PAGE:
Can science can tell us why we create music and how the art form might improve our health? Those questions — and live jazz improvisation — entertained a packed crowd at Music and Science. The lunchtime event was hosted by NIEHS and the Research Triangle Foundation (RTF), Feb. 18.
Headlining the event were bassist John Brown, director of Duke University’s jazz program and professor of the practice of music, and Richard Mooney, Ph.D., professor of neurobiology at Duke.
Mooney’s lab studies the neurobiology of hearing and communication, with special emphasis on the neural mechanisms of vocal learning, production, and perception.
Our musical makeup
After brief introductions by Linda Rozet, a senior director at RTF who helped coordinate the event, and NIEHS Acting Director Rick Woychik, Ph.D., the program began with a jazz set by Brown and guitar accompanist Kevin Van Sant. Although the discussion that followed touched mostly on music’s mysteries and appeal, there was some hard science.
Mooney, a classically-trained guitarist, described the connectivity of the brain and the ear as a closed loop — known as a recurrent network. The inner ear’s cochlea does more than just deliver sound. The brain, cochlea, and internal chemistry work together to influence how we hear, from assisting active listening to amplifying sound.
Musicality in speech is essential to communication. “There are people who have lesions in the right frontal cortex who lose a kind of musicality, making their speech very hard to understand,” said Mooney. “Without emotional inflection and content, speech becomes almost incomprehensible.”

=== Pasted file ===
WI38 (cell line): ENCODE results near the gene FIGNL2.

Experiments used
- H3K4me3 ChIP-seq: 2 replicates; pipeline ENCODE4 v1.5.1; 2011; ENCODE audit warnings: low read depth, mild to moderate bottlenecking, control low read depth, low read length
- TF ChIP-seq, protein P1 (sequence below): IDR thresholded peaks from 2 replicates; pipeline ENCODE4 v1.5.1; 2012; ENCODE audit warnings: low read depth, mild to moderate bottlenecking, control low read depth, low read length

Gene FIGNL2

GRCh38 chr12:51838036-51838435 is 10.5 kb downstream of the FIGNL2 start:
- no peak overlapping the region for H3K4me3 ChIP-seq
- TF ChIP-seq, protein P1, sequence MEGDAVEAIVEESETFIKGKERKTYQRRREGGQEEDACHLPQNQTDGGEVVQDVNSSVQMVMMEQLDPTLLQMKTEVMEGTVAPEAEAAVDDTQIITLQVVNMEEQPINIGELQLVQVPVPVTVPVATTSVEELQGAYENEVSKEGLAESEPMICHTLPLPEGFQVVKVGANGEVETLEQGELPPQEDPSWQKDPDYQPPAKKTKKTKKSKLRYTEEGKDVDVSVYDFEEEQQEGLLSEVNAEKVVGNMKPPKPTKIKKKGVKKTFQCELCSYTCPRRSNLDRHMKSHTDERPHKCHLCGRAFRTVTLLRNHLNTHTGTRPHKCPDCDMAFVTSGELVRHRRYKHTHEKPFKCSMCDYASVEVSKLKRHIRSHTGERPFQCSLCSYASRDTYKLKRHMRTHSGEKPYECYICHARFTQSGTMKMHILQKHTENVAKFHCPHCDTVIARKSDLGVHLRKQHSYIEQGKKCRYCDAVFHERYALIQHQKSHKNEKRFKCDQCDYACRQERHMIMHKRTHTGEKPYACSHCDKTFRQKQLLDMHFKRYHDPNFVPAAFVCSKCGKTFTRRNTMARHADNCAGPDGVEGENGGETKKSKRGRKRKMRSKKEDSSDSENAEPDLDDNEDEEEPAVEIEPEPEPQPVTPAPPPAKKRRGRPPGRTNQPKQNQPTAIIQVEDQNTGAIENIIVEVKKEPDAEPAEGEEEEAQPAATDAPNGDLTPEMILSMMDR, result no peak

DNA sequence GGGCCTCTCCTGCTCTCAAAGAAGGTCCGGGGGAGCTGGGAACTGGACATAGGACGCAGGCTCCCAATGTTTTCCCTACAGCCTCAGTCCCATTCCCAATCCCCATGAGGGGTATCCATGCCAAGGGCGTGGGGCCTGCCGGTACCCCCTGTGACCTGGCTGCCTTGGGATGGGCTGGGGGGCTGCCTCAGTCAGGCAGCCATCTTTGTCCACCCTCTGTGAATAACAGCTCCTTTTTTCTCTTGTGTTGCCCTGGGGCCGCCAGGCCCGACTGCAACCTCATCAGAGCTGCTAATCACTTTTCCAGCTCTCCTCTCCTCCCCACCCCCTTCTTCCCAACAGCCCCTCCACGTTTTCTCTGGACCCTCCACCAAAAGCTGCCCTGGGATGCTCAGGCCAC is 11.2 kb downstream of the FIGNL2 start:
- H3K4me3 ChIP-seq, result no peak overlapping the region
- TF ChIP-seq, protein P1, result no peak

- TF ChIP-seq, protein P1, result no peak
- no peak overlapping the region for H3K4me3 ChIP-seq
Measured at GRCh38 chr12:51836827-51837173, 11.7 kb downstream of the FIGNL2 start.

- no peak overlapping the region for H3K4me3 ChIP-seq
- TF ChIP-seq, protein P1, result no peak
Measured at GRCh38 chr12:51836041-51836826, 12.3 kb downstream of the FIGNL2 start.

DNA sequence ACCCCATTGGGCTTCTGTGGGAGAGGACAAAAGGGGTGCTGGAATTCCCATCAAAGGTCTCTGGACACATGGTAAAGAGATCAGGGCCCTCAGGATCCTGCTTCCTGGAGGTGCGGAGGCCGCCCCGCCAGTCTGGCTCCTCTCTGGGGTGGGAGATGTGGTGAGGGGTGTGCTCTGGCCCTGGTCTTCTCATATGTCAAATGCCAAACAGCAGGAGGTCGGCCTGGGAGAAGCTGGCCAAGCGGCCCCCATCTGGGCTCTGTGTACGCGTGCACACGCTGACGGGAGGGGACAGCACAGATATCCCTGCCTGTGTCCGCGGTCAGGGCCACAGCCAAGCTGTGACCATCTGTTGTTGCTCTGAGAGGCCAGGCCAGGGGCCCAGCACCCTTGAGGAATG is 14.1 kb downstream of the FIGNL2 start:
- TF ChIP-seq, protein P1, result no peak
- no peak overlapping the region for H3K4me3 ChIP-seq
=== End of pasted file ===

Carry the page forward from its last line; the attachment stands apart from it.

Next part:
Running to the beat
Woychik asked about how the brain helps us exercise better when we listen to music synchronized to our activity.
“This issue of synchronization is really key to how music affects us. But I suspect the reason is entrainment,” said Mooney. “Still, chemistry is involved.” Entrainment is the biological phenomenon in which humans react in time to rhythm, whether through music, dance, or even exercise.
Discussing improvisation, Brown and Van Sant both, in different ways, described it as an intuitive process that requires musicians to listen intently and be sensitive to minor changes in tempo and mood.
Connecting art, innovation, and science
Event planners were excited about the turnout and enthusiasm. “It seemed like a good format — we sold out in 24 hours,” said Laura Thomas, Ph.D., a scientific review officer in the NIEHS Division of Extramural Research and Training who helped plan the event. “And we were really stunned by the great chemistry in the room.”
Brandy Beverly, Ph.D., a health scientist in the National Toxicology Program, and John Schelp, from the NIEHS Office of Science Education and Diversity (OSED) also helped with planning.
“I thought today was absolutely fantastic,” added Rozet. “It helped me reach one of my goals, which is to raise awareness of the role the arts play in innovation and science.”
“People often say there’s a connection between music and science that we don’t really understand,” said Brown. “Well, this is as tangible as it gets, breaking down how our brains respond to music, trying to put a finger on this connection.”
The lunch-and-learn format represented a change from Music and Your Health, NIEHS’s all-day event in 2018.
“We’re thinking of making this into a twice-a-year music and health lunch series,” said Ericka Reid, Ph.D., director of the NIEHS Office of Science Education and Diversity, which also assisted in the event planning.
(John Yewell is a contract writer for the NIEHS Office of Communications and Public Liaison.)